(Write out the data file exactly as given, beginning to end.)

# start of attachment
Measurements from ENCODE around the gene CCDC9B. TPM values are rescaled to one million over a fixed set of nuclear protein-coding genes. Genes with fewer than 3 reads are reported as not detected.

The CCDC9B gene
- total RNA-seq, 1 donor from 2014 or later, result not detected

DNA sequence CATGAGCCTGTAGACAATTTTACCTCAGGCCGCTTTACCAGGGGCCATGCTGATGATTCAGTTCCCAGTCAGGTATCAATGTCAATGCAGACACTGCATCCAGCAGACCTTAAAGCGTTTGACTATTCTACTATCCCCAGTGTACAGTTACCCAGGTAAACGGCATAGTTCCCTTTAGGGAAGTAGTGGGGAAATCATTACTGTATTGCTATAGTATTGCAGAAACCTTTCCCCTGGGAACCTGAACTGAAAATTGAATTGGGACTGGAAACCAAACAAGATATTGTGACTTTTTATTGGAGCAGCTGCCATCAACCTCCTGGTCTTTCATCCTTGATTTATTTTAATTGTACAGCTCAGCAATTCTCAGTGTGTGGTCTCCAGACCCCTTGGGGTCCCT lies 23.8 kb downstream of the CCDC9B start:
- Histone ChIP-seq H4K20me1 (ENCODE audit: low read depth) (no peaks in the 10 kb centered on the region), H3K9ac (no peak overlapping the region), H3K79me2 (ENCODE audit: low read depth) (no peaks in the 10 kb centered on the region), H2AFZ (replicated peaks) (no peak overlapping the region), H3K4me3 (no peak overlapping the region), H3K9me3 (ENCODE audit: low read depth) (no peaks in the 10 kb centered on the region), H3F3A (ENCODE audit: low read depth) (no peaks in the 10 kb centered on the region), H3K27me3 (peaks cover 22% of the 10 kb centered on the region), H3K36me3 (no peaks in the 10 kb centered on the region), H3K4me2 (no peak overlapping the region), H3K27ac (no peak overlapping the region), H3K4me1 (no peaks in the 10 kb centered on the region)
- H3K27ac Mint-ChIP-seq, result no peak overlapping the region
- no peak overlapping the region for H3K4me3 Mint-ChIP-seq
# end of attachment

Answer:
Measurements from ENCODE around the gene CCDC9B. TPM values are rescaled to one million over a fixed set of nuclear protein-coding genes. Genes with fewer than 3 reads are reported as not detected.

The CCDC9B gene
- total RNA-seq, 1 donor from 2014 or later, result not detected

DNA sequence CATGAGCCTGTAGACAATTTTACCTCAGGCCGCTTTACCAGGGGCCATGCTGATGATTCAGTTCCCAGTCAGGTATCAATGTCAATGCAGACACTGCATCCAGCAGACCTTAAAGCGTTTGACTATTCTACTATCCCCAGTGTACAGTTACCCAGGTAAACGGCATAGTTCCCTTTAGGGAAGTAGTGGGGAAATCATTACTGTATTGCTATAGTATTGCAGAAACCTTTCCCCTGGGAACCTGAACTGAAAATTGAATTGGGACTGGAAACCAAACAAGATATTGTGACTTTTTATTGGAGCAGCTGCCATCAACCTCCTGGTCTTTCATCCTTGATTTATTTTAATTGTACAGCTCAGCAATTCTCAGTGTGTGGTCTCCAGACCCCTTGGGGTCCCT lies 23.8 kb downstream of the CCDC9B start:
- Histone ChIP-seq H4K20me1 (ENCODE audit: low read depth) (no peaks in the 10 kb centered on the region), H3K9ac (no peak overlapping the region), H3K79me2 (ENCODE audit: low read depth) (no peaks in the 10 kb centered on the region), H2AFZ (replicated peaks) (no peak overlapping the region), H3K4me3 (no peak overlapping the region), H3K9me3 (ENCODE audit: low read depth) (no peaks in the 10 kb centered on the region), H3F3A (ENCODE audit: low read depth) (no peaks in the 10 kb centered on the region), H3K27me3 (peaks cover 22% of the 10 kb centered on the region), H3K36me3 (no peaks in the 10 kb centered on the region), H3K4me2 (no peak overlapping the region), H3K27ac (no peak overlapping the region), H3K4me1 (no peaks in the 10 kb centered on the region)
- H3K27ac Mint-ChIP-seq, result no peak overlapping the region
- no peak overlapping the region for H3K4me3 Mint-ChIP-seq